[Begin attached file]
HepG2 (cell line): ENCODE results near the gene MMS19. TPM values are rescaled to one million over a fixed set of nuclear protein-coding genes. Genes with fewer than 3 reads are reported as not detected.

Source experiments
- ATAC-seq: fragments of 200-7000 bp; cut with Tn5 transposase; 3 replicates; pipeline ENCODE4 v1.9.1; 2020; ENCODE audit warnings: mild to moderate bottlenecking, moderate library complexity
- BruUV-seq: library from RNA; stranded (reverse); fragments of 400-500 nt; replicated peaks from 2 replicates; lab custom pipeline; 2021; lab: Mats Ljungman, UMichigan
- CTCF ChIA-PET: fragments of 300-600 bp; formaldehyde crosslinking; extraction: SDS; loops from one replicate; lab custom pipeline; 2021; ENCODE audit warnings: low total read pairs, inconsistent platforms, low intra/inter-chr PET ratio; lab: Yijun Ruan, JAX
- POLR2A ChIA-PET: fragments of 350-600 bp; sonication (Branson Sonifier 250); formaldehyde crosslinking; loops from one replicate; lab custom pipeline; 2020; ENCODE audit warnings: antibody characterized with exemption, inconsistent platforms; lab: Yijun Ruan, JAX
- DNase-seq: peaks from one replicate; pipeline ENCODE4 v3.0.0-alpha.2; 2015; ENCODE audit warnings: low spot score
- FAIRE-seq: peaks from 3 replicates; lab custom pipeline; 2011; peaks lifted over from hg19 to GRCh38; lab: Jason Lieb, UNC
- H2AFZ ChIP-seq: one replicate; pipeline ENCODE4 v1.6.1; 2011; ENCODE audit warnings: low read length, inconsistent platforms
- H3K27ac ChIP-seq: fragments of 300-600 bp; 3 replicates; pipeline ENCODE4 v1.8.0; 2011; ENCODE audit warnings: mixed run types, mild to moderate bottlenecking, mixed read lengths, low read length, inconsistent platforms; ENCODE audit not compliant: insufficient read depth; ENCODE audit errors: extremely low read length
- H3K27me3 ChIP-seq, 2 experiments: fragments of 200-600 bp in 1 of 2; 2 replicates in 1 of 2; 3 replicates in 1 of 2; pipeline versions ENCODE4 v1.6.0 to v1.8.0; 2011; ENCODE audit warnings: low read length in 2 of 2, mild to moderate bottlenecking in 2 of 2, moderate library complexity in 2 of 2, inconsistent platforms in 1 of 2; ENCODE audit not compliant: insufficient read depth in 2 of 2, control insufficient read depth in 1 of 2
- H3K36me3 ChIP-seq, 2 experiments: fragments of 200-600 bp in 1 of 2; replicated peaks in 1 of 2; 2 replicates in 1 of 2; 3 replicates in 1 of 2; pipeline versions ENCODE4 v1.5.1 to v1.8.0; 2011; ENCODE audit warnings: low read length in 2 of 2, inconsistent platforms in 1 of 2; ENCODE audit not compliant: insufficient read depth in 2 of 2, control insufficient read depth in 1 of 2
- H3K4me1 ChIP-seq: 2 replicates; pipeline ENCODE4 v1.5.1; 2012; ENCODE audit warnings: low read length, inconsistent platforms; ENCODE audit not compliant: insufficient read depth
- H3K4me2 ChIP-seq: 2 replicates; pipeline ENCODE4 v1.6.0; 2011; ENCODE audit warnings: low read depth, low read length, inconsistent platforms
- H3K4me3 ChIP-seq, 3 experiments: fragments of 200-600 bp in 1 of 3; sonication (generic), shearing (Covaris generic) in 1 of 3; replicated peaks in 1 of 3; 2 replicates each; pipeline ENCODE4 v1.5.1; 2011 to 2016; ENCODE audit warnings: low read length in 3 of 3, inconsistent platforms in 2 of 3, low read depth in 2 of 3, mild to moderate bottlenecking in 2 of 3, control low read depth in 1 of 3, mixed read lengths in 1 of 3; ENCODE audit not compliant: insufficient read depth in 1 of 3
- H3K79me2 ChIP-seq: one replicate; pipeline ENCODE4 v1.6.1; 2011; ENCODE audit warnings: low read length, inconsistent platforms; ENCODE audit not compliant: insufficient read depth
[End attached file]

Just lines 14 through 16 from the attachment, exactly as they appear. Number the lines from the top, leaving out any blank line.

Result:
- H3K4me2 ChIP-seq: 2 replicates; pipeline ENCODE4 v1.6.0; 2011; ENCODE audit warnings: low read depth, low read length, inconsistent platforms
- H3K4me3 ChIP-seq, 3 experiments: fragments of 200-600 bp in 1 of 3; sonication (generic), shearing (Covaris generic) in 1 of 3; replicated peaks in 1 of 3; 2 replicates each; pipeline ENCODE4 v1.5.1; 2011 to 2016; ENCODE audit warnings: low read length in 3 of 3, inconsistent platforms in 2 of 3, low read depth in 2 of 3, mild to moderate bottlenecking in 2 of 3, control low read depth in 1 of 3, mixed read lengths in 1 of 3; ENCODE audit not compliant: insufficient read depth in 1 of 3
- H3K79me2 ChIP-seq: one replicate; pipeline ENCODE4 v1.6.1; 2011; ENCODE audit warnings: low read length, inconsistent platforms; ENCODE audit not compliant: insufficient read depth